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Bossam Brilliance: Tender Boiled Pork Belly

Bossam Brilliance: Tender Boiled Pork Belly

Bossam Brilliance: Tender Boiled Pork Belly

Imagine going to a friend for tips on making kimchi, and not only does she go above and beyond, giving me advice directly from her mom, but she also describes another dish, home-style: you make boiled pork belly with minimal flavoring, so that the pork flavor is uncompromised. You boil it until it is super tender and will melt in your mouth. Take a thin slice of it and wrap it in a whole leaf of kimchi. Put the whole thing in your mouth. The sour, tang, and spice of the cocooning kimchi will seep into the pliable pork belly and the textures of almost crunchy kimchi and soft pork belly will meld together in a perfect marriage of senses. [1]

The Art of Homemade Kimchi

I’m not going to pretend to be a kimchi expert, because I’m not. My parents are from Shanghai so I have no family tradition of burying kimchi and fermenting it for ages, but I think kimchi is personal. Kimchi is unique to every family and is flexible enough that you can develop your own way to do it. Some families use fermented anchovies, others use fermented shrimp, or some just use fish sauce. Some bury it for months. Some make the sour kind and just ferment at home. Kimchi is personal. [1]

I came up with this with a lot of help from my friend Bomin and learned more about different types of kimchi from Matt. They were both dear friends from college, and we were all architecture students. We were in the same studio, sitting next to each other, so you can imagine all the late-night sleep deprived chats we’ve had. Oh, the memories. Alex actually recoiled when I told him I was making kimchi. He went so far as to suggest buying a whole new mini fridge just to store my kimchi, due to the smell. Too bad, dear husband. I promised to make sauerkraut (paired with bratwurst) as a future fermenting project to ease his mind. A compromise, so to speak. [1]

Bossam: Boiled Pork Belly Perfection

Bossam is boiled pork belly wrapped in ripe kimchi (mugeunji). Mugeunji is fermented for months or even years, and usually in a ceramic container underground, so that it is cooler. However, according to my friend Matt, usually sour kimchi is used to accompany bossam, especially when it is made at home. Sour kimchi is fermented for a shorter period. [1]

The secret to boiling these? Apparently, instant coffee. Bomin’s mom uses it, and it’s a well known fact. It takes away the super porkness of pork belly while leaving the desired pork belly flavor, if that makes sense. When it’s done and ready, simply slice it thinly (mine were too thick. Oops) and serve with whole leaves of kimchi! Don’t forget to wrap it. This is important. It’s part of the bossam experience. Please wrap it in a whole leaf of kimchi and shove the entire thing in your mouth. The juxtaposition of crunchy cabbage and soft pork belly, the spicy sour and the pork flavor – it’s indescribable. [1]

The Recipe: Baechoo Kimchi and Bossam

Baechoo Kimchi

– 1 2lb head napa cabbage
– 1 cups sea salt in 8 cups water
– More sea salt for sprinkling
– 1 tbsp grated garlic
– 1 tsp grated ginger
– ¾ cup water
– 1 tbsp sweet rice flour (mochiko)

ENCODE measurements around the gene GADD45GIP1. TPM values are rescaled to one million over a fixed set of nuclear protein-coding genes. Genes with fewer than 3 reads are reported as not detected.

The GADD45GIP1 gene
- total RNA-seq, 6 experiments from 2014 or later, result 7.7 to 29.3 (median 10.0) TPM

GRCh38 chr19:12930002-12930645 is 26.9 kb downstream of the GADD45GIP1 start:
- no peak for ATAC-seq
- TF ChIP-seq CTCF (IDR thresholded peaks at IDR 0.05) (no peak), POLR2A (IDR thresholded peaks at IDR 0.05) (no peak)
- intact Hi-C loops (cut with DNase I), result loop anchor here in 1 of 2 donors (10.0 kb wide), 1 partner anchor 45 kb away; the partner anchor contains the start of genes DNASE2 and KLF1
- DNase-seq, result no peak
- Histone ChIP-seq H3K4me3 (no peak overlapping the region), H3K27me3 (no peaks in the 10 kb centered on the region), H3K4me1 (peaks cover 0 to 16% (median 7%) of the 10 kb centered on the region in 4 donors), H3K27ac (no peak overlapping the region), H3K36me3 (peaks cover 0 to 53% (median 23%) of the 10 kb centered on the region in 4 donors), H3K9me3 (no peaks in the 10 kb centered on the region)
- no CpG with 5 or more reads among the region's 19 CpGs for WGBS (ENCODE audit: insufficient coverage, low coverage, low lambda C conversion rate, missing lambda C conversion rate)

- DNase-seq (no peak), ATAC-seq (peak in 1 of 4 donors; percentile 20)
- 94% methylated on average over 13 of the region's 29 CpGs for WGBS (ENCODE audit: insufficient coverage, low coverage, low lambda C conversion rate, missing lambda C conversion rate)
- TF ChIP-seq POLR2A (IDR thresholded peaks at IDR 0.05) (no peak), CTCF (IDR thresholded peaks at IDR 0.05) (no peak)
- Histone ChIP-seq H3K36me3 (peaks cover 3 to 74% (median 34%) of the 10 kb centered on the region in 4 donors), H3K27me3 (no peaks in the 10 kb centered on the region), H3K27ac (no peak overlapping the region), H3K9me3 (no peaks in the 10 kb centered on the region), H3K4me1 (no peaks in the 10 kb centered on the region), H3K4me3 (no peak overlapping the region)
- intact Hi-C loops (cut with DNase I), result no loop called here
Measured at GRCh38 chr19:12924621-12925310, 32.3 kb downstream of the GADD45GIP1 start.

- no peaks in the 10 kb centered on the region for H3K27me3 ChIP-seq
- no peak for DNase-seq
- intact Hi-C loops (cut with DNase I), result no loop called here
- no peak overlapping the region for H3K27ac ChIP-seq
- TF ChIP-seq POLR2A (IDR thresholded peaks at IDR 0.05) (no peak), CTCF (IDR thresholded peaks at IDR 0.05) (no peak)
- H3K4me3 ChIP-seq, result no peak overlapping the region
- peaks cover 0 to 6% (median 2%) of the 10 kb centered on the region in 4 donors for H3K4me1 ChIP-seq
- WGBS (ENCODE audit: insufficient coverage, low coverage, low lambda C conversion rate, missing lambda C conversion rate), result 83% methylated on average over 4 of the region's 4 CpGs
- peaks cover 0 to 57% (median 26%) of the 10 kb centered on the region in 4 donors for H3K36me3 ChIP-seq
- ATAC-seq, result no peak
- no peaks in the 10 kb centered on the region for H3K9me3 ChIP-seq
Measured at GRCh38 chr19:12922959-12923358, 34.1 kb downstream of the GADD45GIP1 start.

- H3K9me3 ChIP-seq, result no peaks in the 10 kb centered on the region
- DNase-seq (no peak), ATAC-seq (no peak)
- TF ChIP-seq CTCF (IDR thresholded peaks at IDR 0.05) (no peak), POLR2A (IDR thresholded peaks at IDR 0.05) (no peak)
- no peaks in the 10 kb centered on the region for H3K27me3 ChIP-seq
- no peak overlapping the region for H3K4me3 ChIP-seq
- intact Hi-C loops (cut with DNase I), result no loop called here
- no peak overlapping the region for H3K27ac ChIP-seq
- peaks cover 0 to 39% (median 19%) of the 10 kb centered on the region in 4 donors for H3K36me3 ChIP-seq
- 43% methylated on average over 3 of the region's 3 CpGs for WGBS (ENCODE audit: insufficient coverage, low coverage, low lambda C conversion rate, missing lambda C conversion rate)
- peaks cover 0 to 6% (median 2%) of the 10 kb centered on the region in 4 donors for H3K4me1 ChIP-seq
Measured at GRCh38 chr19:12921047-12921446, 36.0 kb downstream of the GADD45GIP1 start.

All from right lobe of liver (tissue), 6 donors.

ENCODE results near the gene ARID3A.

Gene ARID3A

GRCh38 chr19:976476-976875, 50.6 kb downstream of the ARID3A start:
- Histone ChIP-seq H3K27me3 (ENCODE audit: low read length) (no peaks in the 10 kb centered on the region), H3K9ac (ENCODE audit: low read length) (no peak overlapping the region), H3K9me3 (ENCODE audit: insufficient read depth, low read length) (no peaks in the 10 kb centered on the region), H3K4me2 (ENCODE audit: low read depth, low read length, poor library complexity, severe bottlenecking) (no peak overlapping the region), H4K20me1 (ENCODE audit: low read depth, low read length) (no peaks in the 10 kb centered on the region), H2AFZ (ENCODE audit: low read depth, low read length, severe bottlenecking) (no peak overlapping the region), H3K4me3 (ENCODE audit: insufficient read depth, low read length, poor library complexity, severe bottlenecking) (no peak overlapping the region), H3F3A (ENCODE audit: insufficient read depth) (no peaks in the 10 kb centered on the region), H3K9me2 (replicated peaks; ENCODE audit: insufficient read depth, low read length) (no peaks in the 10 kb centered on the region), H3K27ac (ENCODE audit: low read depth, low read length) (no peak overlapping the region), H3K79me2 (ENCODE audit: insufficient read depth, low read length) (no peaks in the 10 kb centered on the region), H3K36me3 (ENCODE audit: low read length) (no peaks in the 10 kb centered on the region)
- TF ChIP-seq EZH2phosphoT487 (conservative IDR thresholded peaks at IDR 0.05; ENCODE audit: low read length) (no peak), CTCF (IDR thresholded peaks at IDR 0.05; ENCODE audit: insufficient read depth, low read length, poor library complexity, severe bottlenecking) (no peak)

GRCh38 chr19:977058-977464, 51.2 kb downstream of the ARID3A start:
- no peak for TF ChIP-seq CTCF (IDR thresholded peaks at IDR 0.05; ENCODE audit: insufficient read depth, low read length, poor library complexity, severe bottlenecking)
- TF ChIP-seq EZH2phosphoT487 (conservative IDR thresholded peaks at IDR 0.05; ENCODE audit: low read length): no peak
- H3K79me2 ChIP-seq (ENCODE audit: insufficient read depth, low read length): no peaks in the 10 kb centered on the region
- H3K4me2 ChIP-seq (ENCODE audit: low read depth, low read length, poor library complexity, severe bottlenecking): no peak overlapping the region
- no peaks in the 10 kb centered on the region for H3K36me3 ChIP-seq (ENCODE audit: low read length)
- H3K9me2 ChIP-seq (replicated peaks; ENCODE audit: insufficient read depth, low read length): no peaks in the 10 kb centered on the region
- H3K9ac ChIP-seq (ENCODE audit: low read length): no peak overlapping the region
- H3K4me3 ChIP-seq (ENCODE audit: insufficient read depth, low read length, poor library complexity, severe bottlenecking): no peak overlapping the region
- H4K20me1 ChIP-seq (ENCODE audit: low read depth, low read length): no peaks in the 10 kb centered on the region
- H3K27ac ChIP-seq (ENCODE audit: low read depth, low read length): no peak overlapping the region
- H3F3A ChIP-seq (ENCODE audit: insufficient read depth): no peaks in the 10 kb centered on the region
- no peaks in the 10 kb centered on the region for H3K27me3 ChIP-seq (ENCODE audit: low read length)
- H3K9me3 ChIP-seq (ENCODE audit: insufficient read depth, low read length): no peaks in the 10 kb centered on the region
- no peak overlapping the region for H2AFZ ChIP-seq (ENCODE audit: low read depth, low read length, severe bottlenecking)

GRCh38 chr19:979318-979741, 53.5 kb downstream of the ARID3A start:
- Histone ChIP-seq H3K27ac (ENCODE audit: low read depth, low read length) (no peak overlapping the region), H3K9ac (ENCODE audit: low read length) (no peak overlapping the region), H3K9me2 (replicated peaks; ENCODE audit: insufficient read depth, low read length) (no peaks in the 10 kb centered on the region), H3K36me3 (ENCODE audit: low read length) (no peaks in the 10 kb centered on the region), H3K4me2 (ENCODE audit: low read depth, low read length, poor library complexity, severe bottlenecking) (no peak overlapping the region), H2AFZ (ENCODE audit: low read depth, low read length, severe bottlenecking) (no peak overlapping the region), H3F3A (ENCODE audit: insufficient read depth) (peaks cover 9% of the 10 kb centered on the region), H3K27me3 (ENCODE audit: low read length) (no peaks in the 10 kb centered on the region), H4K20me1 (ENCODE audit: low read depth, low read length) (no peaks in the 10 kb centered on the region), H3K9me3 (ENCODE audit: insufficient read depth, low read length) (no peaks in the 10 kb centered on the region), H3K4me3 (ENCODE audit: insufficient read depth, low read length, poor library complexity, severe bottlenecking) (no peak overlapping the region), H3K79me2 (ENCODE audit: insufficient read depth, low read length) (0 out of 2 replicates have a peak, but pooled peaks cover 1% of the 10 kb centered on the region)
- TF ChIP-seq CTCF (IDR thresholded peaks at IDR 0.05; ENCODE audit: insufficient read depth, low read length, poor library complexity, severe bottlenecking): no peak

– 2 tsp sugar
– 2/3 cup gochugaru
– 1 tbsp ground sichuan pepper (optional, I didn’t actually notice a difference, so you can up it or just leave it out)
– 2 cups daikon peeled and cut into thin matchsticks
– 2 cups carrots, cut into thin matchsticks
– 2 tbsp fish sauce
– 5 scallions, trimmed and chopped thinly to 1.5 inch pieces

1. The night before, cut cabbage in half, and sprinkle cabbage with salt, between leaves. In a large bowl, massage salt into the cabbage. It will begin to leak water and soften. Dissolve 1 cups salt into 8 cups water for a brine. Let cabbage halves soak for 30 minutes. Then, drain cabbage (while saving brine) and sprinkle salt between each leaf, putting more salt near the stem. Place back into brine and let soak overnight.
2. Next morning: Rinse cabbage 2-3 times under cold water and then place over a colander to let drain for 1 hour.
3. Yangnyum: Whisk water and mochiko until smooth. Heat in a saucepan, stirring to prevent burning. Reduce heat to low and stir. In about 10 minutes, the mixture will thicken and become translucent. Add in sugar and cook for another minute. Set aside and cool.
4. Add gochugaru and sichuan pepper, garlic, ginger, to daikon and carrot, mix to coat diakon/carrot evenly. Mix in scallions. Add in fish sauce and stir to coat evenly.
5. Stuff carrot/daikon marinade in between the leaves of the kimchi, starting with the largest leaf and going inward. At the end, wrap the largest leaf around the rest of it to package the cabbage nicely. Place in fermentation crock and press lid down.


– 2 thick slabs pork belly, boneless and skin on
– 1 tbsp soy paste (doenjang)
– 1 tbsp instant coffee
– 2 scallions, chopped roughly
– 1 head garlic, tips chopped off
– 2 fresh slices of ginger
– 1 tsp salt
– water, enough to cover pork belly

1. Bring water and seasonings to a boil and simmer for 10 minutes. Add in pork belly and boil for 20 minutes, uncovered.
2. Reduce heat to medium low and simmer, covered until chopstick-tender, about another 45 minutes. Turn heat off and let sit.
3. To store: Keep it in the liquid and place in fridge. It will congeal. Scrape off the top white layer of fat and simply reheat in a pot.

This is so so great! What an intense recipe! I love it, and I can’t wait to try it someday! Looks so delicious! xx [1]